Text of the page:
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Introduction The

Quantum Theory was the second of two theories

which drastically changed the way we look at our

physical world today, the first being Einstein’s

Theory of Relativity. Although both theories

revolutionized the world of physics, the Quantum

Theory required a period of over three decades to

develop, while the Special Theory of Relativity

was created in a single year. The development of

the Quantum Theory began in 1887 when a

German physicist, Heinrich Hertz, was testing

Maxwell’s Theory of Electromagnetic Waves.

Hertz discovered that ultraviolet light discharged

certain electrically charged metallic plates, a

phenomenon that could not be explained by

Maxwell’s Wave Theory. In order to explain this

phenomenon termed the photoelectric effect,

because both light and electricity are involved, the

Quantum Theory was developed. The

Photoelectric Effect Maxwell’s work with the

Theory of Electromagnetic Waves may seem to

have solved the problem concerning the nature of

light, but at least one major problem remained.

There was one experiment conducted by Hertz,

the photoelectric effect, which could not be

explained by considering light to be a wave. Hertz

observed that when certain metals are illuminated

by light or other electromagnetic radiation, they

lose electrons. Suppose we set up an electric

circuit. In this circuit the negative terminal of a

battery has been connected to a piece of sodium

metal. The positive terminal of the battery is

connected through a meter that measures electric

current, and to another piece of metal. Both of

these metal plates are enclosed in a sealed glass

tube in which there is a vacuum. When there is no

light illuminating the sodium plate, no current will

flow, and therefore there is no reading on the

meter. A reading on the meter will only occur

when electrons are liberated from the metal

creating a flow of electric current. However, if the

sodium plate is exposed to light, an electric current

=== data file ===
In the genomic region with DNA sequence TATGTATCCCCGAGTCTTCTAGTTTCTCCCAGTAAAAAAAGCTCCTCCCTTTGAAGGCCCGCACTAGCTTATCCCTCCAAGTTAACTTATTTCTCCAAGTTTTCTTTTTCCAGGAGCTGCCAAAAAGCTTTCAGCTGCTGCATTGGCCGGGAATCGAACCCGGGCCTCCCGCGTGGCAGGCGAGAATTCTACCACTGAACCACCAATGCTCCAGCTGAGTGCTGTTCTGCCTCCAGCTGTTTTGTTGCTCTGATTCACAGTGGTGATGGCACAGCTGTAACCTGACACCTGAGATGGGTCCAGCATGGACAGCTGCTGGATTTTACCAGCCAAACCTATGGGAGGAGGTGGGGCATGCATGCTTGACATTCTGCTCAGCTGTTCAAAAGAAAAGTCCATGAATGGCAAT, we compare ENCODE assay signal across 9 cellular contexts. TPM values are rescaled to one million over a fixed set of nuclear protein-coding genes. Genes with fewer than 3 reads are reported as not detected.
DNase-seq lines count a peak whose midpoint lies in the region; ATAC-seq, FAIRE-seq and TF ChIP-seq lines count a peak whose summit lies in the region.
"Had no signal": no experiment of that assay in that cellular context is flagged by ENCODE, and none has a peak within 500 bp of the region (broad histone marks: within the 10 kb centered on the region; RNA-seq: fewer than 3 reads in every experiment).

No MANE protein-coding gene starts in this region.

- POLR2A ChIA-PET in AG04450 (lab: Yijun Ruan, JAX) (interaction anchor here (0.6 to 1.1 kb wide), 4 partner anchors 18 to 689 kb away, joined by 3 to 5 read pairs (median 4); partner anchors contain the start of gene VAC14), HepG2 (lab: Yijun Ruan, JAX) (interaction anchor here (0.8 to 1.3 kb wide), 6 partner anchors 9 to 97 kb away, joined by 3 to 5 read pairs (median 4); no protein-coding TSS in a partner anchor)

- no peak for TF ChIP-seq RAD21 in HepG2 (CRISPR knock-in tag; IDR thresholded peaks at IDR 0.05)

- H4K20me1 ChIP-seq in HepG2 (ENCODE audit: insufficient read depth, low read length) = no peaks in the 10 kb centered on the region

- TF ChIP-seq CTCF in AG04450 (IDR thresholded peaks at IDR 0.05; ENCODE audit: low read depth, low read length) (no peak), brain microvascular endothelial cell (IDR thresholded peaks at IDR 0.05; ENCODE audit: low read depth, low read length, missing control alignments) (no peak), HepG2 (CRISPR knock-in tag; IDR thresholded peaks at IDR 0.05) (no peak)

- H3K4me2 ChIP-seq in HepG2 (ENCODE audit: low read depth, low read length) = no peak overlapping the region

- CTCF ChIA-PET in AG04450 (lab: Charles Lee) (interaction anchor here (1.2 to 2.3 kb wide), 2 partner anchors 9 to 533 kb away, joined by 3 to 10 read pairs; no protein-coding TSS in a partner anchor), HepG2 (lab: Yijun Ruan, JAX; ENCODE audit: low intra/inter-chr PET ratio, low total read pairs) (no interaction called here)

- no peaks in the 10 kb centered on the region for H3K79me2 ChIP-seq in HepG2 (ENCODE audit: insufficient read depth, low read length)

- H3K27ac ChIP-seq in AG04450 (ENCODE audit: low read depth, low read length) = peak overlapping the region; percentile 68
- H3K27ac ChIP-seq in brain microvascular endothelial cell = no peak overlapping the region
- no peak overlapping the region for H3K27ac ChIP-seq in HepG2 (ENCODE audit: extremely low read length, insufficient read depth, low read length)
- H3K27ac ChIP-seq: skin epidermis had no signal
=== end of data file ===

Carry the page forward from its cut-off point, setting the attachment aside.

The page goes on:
will flow and this will register on the meter. By

blocking the light from illuminating the sodium

plate, the current will then stop. When the amount

of light striking the plate is increased, the amount

of current also increases. If various colours of light

are tested on the sodium plate it will be discovered

that violet and blue light causes current flow.

However, colours of light toward the other end of

the spectrum (red) do not result in a flow of

electric current when they illuminate the sodium

plate. The electrons will only be emitted if the

frequency of the radiation is above a certain

minimum value, called the threshold frequency

(fo). The threshold frequency varies with each

metal. When the sodium plate was exposed to

high frequency light, electrons were emitted and

were attracted to the positive terminal, causing a

flow of current. However, when a low frequency

light was used no electrons were emitted and

therefore there was no current. Observations of

the Photoelectric Effect 1. Current flows as soon

as the negative terminal is illuminated. 2. High

frequency light causes electrons to be emitted from

the sodium, however, a lower frequency light does

not. 3. The energy of the emitted electrons does

not depend upon the intensity (brightness) of the

light, it is dependent on the frequency of the light.

A higher frequency of light causes higher energy

electrons. 4. The amount of current that flows is

dependent upon the intensity (brightness) of the

light. Prior to the 1900’s light was considered to

be wave-like in nature. This was due to the

success of Maxwell’s Electromagnetic Theory.

However, much of the phenomenon observed

during the photoelectric effect was in contradiction

to the Wave Theory of Light. For instance, the

energy contained in electromagnetic waves, and

the amount of energy that would strike a sodium

electron can be calculated. Such a calculation

shows that an electron could indeed gain enough

energy to be liberated from the sodium, but only

after the sodium had been illuminated for several

hours. However, this was not the case for

photoelectricity, in which the electrons are freed

instantly. The Electromagnetic Theory sustains that

light waves carry energy whether they are of high

or low frequency. Therefore, the frequency of light

should not be a factor in the emitting of electrons.

Once, again the photoelectric effect contradicts

the Wave Theory. In the photoelectric effect only